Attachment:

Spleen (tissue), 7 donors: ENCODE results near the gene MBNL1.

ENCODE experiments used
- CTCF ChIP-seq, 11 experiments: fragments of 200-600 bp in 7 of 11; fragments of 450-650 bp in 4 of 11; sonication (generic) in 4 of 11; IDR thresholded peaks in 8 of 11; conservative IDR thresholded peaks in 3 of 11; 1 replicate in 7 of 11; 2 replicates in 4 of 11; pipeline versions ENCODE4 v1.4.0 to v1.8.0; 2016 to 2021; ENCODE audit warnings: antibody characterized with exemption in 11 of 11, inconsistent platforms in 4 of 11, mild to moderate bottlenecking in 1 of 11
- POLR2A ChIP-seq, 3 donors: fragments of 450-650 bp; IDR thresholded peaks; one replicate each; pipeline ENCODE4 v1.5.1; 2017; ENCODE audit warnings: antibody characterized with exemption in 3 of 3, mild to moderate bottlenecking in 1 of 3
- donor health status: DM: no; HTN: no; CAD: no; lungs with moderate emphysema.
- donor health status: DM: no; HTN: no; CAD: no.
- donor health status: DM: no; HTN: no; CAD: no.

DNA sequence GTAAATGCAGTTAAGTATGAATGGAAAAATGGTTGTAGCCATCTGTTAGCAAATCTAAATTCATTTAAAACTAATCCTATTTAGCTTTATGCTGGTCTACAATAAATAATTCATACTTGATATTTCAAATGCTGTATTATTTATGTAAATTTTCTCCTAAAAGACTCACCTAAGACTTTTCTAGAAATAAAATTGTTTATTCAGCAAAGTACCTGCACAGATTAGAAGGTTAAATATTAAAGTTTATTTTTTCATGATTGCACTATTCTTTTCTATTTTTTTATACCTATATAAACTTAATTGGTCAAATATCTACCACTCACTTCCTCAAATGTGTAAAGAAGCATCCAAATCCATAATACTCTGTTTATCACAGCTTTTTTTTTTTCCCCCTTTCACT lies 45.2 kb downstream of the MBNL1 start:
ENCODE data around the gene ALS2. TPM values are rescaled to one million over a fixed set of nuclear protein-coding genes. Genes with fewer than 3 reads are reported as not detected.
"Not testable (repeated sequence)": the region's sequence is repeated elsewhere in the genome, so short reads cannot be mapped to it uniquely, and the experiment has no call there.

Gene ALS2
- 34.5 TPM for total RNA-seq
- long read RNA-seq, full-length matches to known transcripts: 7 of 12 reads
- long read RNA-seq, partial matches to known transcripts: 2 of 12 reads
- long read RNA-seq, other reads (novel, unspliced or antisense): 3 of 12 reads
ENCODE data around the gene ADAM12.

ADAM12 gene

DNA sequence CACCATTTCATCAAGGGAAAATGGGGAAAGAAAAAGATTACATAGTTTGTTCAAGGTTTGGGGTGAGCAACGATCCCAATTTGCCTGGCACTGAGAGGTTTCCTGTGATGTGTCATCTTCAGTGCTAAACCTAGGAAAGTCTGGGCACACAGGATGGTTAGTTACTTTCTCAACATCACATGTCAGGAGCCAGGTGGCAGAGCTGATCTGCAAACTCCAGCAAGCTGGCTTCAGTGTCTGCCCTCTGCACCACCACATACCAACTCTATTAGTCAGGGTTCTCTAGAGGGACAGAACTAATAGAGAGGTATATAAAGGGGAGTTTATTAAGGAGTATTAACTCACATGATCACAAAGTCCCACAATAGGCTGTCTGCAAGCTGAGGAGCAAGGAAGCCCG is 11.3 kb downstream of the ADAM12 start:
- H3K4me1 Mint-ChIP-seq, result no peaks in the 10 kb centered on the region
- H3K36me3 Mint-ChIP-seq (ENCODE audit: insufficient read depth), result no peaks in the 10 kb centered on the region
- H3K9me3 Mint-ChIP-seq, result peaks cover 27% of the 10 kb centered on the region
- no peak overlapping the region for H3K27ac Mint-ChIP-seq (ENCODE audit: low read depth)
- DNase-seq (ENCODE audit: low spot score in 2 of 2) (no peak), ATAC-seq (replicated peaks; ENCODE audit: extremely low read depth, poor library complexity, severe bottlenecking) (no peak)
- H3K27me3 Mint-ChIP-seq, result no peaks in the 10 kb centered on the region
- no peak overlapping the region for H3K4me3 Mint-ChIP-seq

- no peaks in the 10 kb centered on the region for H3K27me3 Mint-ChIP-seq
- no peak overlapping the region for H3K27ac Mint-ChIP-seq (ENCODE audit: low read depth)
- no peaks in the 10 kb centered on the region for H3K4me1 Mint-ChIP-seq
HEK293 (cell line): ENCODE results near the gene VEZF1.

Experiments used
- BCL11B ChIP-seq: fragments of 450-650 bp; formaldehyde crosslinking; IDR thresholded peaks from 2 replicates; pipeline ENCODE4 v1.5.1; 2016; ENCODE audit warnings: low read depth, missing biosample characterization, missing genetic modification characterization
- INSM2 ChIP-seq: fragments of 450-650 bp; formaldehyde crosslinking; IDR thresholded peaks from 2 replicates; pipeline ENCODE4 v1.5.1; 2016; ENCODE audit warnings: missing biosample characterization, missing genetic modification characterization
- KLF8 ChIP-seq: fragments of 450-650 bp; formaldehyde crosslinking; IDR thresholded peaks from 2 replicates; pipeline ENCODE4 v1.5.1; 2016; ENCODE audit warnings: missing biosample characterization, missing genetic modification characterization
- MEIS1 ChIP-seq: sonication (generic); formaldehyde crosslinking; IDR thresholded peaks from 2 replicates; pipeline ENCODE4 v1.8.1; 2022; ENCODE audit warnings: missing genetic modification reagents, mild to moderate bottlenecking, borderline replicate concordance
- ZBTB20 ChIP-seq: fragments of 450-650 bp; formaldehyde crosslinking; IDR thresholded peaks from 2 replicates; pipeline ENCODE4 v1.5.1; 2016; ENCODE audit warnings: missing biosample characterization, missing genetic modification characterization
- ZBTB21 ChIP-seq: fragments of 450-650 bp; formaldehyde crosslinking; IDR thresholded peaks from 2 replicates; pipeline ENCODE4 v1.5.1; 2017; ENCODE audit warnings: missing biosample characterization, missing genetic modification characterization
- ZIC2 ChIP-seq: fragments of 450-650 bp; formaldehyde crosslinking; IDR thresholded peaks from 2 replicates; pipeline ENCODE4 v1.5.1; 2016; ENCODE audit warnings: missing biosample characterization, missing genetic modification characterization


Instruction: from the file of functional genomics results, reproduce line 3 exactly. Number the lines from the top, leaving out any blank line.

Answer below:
- CTCF ChIP-seq, 11 experiments: fragments of 200-600 bp in 7 of 11; fragments of 450-650 bp in 4 of 11; sonication (generic) in 4 of 11; IDR thresholded peaks in 8 of 11; conservative IDR thresholded peaks in 3 of 11; 1 replicate in 7 of 11; 2 replicates in 4 of 11; pipeline versions ENCODE4 v1.4.0 to v1.8.0; 2016 to 2021; ENCODE audit warnings: antibody characterized with exemption in 11 of 11, inconsistent platforms in 4 of 11, mild to moderate bottlenecking in 1 of 11